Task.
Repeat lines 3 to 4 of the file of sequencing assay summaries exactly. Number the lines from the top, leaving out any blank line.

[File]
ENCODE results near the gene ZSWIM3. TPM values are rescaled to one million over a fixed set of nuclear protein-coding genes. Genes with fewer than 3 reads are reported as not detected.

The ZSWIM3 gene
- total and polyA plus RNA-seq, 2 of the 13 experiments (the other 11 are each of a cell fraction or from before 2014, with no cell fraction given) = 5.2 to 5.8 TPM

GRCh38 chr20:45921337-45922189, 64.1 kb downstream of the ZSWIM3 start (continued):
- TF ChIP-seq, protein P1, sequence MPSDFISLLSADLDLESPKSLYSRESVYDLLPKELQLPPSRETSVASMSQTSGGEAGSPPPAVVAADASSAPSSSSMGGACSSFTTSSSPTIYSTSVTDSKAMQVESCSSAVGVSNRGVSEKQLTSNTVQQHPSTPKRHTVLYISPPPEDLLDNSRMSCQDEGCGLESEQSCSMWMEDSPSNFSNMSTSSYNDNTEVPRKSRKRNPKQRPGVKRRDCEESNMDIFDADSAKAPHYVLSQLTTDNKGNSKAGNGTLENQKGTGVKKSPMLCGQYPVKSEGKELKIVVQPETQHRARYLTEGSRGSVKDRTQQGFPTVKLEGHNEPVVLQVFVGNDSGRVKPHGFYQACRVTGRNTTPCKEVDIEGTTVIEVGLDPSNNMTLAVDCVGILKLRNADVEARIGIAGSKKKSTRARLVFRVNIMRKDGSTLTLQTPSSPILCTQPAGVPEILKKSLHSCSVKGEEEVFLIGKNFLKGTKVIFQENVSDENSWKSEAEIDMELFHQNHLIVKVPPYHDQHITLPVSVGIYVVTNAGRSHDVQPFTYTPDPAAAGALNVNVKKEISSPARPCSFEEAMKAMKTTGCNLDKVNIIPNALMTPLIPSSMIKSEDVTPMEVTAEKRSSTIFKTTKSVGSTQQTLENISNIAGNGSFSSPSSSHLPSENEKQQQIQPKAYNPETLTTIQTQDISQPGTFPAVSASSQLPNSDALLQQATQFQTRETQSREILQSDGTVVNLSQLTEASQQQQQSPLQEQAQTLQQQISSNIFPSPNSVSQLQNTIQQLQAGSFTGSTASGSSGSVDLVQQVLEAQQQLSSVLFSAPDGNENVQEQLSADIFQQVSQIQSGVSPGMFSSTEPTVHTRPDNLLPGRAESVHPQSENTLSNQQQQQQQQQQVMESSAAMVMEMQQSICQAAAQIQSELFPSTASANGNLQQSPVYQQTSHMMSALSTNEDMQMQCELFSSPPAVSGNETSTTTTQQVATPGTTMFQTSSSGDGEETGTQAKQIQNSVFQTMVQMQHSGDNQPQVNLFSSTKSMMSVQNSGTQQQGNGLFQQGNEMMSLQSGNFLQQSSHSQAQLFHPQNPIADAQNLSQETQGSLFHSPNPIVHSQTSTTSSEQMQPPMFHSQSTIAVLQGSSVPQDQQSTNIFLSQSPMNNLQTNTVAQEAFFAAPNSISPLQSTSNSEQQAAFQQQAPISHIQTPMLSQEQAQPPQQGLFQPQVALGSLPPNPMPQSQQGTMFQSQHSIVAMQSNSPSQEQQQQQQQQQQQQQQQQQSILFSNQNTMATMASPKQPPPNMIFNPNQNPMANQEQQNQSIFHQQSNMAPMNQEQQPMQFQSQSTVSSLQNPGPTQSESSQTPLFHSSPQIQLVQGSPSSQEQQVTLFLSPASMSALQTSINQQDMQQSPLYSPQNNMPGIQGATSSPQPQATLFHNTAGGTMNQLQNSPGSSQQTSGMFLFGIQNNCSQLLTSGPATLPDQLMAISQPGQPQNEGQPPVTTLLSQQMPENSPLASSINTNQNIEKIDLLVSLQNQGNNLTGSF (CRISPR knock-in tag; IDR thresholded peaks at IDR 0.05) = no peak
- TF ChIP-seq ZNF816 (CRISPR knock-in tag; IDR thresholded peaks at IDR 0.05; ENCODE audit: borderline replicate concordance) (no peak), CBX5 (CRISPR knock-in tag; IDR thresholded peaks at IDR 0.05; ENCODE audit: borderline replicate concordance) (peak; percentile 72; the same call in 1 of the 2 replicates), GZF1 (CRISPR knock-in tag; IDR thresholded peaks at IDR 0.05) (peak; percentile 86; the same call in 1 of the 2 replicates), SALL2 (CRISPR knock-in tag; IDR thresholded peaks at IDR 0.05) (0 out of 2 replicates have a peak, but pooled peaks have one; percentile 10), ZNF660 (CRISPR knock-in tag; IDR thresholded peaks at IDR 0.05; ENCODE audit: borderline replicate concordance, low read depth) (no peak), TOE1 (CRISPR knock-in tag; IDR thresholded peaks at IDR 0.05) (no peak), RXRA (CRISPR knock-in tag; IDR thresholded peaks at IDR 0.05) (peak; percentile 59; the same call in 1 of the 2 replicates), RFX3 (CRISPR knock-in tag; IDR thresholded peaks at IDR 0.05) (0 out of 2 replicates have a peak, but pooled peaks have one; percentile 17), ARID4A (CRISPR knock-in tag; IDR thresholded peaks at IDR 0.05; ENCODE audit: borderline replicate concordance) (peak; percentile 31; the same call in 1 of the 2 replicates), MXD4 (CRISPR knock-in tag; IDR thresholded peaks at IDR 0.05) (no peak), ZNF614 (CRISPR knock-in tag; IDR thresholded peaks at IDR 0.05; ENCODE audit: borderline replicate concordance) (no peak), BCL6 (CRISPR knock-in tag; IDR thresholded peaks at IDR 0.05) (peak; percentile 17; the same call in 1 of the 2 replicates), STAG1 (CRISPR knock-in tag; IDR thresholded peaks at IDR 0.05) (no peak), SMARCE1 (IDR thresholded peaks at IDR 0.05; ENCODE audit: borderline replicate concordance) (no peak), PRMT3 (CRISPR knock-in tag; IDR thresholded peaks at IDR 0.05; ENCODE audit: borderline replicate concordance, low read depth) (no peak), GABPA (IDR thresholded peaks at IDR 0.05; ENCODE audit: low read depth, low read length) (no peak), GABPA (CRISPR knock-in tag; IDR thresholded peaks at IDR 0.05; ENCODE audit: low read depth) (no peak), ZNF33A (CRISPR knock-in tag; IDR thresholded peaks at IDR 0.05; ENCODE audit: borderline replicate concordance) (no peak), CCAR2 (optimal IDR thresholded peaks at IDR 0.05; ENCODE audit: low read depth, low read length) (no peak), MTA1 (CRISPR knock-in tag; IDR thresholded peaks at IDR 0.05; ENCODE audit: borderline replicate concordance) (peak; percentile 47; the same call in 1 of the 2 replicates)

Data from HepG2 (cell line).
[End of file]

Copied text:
- total and polyA plus RNA-seq, 2 of the 13 experiments (the other 11 are each of a cell fraction or from before 2014, with no cell fraction given) = 5.2 to 5.8 TPM

GRCh38 chr20:45921337-45922189, 64.1 kb downstream of the ZSWIM3 start (continued):